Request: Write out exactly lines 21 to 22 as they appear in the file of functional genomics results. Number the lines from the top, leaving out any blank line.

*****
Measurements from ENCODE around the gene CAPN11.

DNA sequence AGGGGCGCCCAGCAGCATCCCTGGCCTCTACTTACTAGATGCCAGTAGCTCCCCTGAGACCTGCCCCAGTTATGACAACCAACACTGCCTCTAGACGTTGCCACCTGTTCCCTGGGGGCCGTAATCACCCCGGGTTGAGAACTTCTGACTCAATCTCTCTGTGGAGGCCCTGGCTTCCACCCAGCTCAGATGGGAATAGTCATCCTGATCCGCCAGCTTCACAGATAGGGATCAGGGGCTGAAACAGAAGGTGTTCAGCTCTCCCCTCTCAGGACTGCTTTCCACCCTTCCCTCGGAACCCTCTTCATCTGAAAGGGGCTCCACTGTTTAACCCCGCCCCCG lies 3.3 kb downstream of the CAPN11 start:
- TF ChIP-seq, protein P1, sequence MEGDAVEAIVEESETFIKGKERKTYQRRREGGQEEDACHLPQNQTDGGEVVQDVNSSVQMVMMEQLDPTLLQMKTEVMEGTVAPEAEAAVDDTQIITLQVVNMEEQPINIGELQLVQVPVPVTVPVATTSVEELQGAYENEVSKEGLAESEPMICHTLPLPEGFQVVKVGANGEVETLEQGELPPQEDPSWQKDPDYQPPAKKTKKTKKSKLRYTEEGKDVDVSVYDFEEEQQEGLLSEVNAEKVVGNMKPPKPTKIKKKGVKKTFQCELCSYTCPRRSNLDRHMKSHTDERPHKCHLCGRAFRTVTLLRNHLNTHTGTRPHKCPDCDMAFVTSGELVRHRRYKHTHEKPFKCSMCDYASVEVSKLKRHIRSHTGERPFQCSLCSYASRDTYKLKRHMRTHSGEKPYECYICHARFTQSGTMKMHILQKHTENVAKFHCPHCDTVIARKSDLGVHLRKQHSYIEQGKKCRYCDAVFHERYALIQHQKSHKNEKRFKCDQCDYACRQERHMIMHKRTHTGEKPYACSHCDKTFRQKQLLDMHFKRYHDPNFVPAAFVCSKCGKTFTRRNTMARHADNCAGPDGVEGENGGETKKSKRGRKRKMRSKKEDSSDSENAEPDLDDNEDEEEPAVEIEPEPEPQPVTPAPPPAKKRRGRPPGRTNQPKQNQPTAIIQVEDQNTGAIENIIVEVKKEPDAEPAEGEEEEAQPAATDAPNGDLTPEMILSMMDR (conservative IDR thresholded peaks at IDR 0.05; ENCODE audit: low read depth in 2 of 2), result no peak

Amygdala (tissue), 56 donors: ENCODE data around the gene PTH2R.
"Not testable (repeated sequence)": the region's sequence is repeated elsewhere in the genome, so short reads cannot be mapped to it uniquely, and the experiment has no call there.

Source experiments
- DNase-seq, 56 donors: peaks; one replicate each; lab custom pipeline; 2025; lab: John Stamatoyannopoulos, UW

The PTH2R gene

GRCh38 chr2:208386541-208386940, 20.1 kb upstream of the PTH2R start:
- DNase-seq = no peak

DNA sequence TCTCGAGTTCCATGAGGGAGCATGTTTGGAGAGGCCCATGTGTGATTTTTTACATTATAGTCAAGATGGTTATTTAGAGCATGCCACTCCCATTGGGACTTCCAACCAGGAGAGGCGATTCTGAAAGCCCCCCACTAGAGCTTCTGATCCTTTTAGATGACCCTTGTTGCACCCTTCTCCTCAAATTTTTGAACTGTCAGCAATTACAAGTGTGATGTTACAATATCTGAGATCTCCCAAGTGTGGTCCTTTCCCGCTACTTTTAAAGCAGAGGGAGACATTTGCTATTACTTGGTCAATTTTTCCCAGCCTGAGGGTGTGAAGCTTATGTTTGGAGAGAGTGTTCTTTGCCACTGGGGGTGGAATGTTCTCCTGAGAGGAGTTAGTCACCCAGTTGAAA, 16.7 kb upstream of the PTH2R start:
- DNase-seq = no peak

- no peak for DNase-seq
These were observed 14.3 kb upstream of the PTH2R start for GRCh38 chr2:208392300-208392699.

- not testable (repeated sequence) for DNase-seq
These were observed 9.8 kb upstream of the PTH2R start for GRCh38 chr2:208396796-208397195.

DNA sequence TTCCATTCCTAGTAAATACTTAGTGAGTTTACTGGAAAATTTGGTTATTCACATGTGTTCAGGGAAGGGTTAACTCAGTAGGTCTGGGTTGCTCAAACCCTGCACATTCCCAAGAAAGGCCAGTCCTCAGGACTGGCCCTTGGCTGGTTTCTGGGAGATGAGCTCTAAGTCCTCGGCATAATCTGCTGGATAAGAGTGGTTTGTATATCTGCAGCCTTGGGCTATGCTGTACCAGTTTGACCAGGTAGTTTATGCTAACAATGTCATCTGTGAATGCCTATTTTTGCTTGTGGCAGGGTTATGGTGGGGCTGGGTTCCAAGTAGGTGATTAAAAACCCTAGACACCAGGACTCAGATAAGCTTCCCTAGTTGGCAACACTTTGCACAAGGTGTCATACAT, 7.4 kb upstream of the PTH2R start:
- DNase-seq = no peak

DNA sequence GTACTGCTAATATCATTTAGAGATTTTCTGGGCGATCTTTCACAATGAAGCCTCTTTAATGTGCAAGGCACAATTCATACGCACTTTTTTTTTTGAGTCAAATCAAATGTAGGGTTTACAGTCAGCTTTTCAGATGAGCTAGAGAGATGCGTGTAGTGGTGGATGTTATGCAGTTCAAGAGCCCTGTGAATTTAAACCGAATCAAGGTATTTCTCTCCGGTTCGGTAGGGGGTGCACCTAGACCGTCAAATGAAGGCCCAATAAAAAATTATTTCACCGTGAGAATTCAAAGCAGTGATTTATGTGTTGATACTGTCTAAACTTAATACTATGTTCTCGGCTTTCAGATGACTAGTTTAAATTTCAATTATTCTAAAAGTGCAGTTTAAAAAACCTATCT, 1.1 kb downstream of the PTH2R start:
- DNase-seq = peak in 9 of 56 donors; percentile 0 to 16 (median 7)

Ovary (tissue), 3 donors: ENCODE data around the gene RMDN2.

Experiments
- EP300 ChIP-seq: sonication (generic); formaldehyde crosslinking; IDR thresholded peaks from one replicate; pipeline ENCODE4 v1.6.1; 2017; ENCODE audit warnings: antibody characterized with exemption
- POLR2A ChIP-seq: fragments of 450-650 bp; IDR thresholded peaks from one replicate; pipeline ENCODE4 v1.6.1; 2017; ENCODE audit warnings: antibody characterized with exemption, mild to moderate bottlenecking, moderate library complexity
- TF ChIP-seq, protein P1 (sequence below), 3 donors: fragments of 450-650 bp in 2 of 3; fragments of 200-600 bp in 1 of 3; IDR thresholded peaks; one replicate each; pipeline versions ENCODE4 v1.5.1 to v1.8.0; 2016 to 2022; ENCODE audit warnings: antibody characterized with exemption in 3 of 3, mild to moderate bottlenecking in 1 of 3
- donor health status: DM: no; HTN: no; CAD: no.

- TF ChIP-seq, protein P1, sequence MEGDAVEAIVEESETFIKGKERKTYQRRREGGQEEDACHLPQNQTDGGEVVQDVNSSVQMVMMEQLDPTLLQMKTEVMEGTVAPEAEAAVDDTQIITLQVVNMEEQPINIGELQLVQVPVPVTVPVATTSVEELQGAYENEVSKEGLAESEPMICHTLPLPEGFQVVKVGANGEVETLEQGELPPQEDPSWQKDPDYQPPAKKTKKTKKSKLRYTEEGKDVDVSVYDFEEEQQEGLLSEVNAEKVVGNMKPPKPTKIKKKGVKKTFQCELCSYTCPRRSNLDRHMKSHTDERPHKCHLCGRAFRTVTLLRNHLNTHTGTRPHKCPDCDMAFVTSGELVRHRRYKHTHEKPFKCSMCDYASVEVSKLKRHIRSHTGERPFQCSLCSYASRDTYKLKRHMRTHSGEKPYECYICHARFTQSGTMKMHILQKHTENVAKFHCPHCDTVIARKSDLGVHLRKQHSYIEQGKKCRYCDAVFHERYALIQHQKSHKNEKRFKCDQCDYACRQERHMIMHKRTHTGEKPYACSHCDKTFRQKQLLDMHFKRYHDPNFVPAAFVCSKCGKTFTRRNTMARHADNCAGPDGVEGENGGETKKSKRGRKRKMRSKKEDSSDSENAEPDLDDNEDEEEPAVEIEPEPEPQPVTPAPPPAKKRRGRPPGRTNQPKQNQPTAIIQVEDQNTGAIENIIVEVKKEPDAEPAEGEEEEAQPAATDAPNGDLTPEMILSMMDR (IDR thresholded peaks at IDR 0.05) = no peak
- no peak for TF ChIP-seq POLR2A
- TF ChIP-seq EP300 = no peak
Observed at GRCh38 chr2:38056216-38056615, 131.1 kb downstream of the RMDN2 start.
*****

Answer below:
Ovary (tissue), 3 donors: ENCODE data around the gene RMDN2.

Experiments